Early on in his new book on automated media, Mark Andrejevic (2020) offers an interesting perspective on the promise of data-driven automation … and the corresponding challenge it poses to teachers. As Andrejevic puts it, data-driven automation introduces a new form of machine-driven subjectivity into our lives that circumvents what are perceived to be the inevitable failings of human decision-making … i.e.
“the moment of uncertainty, unpredictability, inconsistency, or resistance posed by the figure of the subject. The problem stems from the fact that subjects can be unpredictable, recalcriant, and otherwise irrational in ways that threaten systems of control, management, and governance. An automated subject would allow a fully automated society to run smoothly and frictionlessly – whereas actual subjects threaten to gum up the works” (Andrejevic 2020, p.2)
New digital systems are therefore predicated around an imagined ‘version of AI’ that is all-powerful – intelligent technologies “that can make sense of the world in ways that humans themselves cannot”. The combination of powerful computational techniques and massive data-sets therefore promise to transcend the limits and inefficiencies of human information processing.
This urge to automate comes from the integral roles that human subjects play in areas such as consumption, production, politics and security – all of which have come to be fundamental to social, economic and political underpinnings of society. Thus the complex and unpredictable nature of humans is seen to introduce frictions and resistances that slow social and economic processes. In contrast, digital automation promises to transcend “the internal tensions that accompany the divisions in the subject: between conscious and unconscious, individual and collective, culture and nature” (p.4). As Andrejevic puts it, “finally, all can be known: no more doubts about human or natural risks” (p.2).
Andrejevic also raises the interesting contention that the appeal of digital automation stems from the idea that these technologies do not simply offer faster thinking and decision-making, but thinking that is fundamentally clearer, more pure and objective. As such, this is seen to result “in the abstraction of a task away from the motivations and intentions in which it is embedded” (p.4).
Of course, it is important to look beyond this ‘fantasy’ of ‘total information capture’ and pretentions of knowing ‘everything’ about the world (p.20). Alongside the practical limitations of digital technologies and their capacity to capture data, Andrejevic also raises the fundamental pointlessness of redoubling the world in data. As with Borges’ story of Funes the Memorious – the man who could not forget – knowing or remembering everything about the world would be of no practical use. As Borges put it, ‘To think is to forget differences, generalise, make abstractions’ (1944 p.154). In contrast, with his complete knowledge of the world, Funes becomes paralysed. Extending this logic to the present day, what could a datafied complete facsimile of the world tell us that we could not already know through first-hand experience? The concern is that too much data will actually limit our capacity to interpret and abstract meaningful information from it. As Andrejevic argues, we are ‘creatures of narrative’ – meaning the ‘holes in our memories make possible our accounts of ourselves, and our experiences of the world’ (p.34).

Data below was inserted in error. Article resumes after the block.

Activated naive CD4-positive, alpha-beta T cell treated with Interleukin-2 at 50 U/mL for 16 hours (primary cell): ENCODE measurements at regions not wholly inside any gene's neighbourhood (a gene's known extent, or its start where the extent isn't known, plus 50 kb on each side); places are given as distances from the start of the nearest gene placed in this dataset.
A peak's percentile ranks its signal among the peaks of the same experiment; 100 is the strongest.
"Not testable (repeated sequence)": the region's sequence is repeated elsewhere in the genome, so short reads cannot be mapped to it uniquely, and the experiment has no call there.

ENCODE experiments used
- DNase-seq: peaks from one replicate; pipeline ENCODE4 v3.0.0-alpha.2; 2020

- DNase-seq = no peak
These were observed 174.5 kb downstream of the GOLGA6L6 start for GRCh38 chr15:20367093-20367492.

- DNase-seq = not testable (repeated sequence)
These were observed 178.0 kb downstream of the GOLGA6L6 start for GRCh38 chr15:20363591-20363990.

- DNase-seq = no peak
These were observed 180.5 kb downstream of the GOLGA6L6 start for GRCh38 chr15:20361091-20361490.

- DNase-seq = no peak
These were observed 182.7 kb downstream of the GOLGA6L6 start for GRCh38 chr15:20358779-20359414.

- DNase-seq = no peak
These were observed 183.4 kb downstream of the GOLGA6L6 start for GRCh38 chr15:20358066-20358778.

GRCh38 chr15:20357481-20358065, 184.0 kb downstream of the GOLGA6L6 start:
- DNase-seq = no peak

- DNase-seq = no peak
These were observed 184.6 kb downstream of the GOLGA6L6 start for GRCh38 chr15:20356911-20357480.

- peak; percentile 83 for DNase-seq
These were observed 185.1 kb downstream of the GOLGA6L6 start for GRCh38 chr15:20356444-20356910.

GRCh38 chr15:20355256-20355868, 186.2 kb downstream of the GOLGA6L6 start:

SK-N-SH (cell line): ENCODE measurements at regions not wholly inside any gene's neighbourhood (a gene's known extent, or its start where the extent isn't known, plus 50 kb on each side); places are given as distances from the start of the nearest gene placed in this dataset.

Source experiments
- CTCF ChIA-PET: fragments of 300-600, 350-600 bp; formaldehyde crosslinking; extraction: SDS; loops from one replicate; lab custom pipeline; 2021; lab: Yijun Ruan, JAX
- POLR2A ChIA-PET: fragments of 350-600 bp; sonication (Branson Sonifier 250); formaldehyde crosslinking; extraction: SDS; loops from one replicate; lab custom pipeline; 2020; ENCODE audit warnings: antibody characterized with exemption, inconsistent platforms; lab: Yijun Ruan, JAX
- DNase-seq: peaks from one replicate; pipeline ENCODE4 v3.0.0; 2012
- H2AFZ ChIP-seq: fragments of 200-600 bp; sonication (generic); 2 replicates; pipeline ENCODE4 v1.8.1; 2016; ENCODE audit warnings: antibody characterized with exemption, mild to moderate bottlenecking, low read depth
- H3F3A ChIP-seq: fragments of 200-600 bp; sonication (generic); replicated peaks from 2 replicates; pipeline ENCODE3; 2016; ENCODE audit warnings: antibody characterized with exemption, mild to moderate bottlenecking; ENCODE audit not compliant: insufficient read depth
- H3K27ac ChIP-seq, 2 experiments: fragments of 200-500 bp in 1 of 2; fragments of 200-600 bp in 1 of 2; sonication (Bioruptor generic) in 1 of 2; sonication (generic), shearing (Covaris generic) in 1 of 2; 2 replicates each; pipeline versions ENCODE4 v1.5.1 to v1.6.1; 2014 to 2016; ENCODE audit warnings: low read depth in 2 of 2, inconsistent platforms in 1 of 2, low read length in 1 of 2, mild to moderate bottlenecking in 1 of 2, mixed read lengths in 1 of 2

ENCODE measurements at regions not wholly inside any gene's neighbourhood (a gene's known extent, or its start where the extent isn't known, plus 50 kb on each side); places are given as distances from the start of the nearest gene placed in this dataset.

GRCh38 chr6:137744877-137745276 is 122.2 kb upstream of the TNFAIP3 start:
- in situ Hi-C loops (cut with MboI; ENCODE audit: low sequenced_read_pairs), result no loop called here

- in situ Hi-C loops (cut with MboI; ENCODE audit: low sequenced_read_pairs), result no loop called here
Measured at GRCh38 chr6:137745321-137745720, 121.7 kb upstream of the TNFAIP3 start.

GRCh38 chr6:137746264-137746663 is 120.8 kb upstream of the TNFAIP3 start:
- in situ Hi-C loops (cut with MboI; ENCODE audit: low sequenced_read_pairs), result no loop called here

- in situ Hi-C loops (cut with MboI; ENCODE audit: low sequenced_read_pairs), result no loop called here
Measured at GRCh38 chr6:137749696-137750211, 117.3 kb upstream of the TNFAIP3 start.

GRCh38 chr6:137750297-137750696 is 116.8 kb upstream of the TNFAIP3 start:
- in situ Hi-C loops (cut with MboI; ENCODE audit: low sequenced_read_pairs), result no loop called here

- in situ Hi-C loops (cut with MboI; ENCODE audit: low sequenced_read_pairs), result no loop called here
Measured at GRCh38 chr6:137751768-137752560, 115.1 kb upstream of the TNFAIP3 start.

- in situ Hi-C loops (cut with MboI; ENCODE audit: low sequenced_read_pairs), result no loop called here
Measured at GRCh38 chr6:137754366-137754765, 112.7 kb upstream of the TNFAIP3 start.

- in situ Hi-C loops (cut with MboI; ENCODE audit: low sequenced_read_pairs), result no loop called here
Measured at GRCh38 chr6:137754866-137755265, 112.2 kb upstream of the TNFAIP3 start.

These observations certainly hold true in the case of teachers and schools. Education is fundamentally based around human relations (which are mostly unquantifiable). Education also requires teachers and adults to forget and let go of expectations and assumptions about students in order to foster development. A datafied school (and datafied subjects) can only ever present a very small slice of the essentially human and personal nature of schools and schooling. Clearly there is a role for data in informing what goes on in classrooms, but the drive to erase human/teacher judgment (and, by extension, the human/teacher subject) in datafied processes is ultimately counterproductive.
That said, it is important to remember any digital automation is not wholly abstracted and decontextualized. Indeed, datafication is most likely to result in a reconfiguration of the task (and the humans involved in it) that fits the motivations and intentions of a system’s designers, programmers and developers. In this way, automated systems result in narrow definitions of human subjectivity – thereby running the risk of ‘diminishing our subjectivity in order to comply with digital systems’ (Andrejevic, 2020, p.133). All told, it is understandable why many teachers might find the promise of data-driven automation in the classroom as fundamentally unappealing.
Andrejevic, M. (2020). Automated media. London, Routledge.
Borges, J. L. (1944/1964). Funes the Memorious (J. E. Irby, Trans.). In Labyrinth (2nd ed.). New York: New Directions.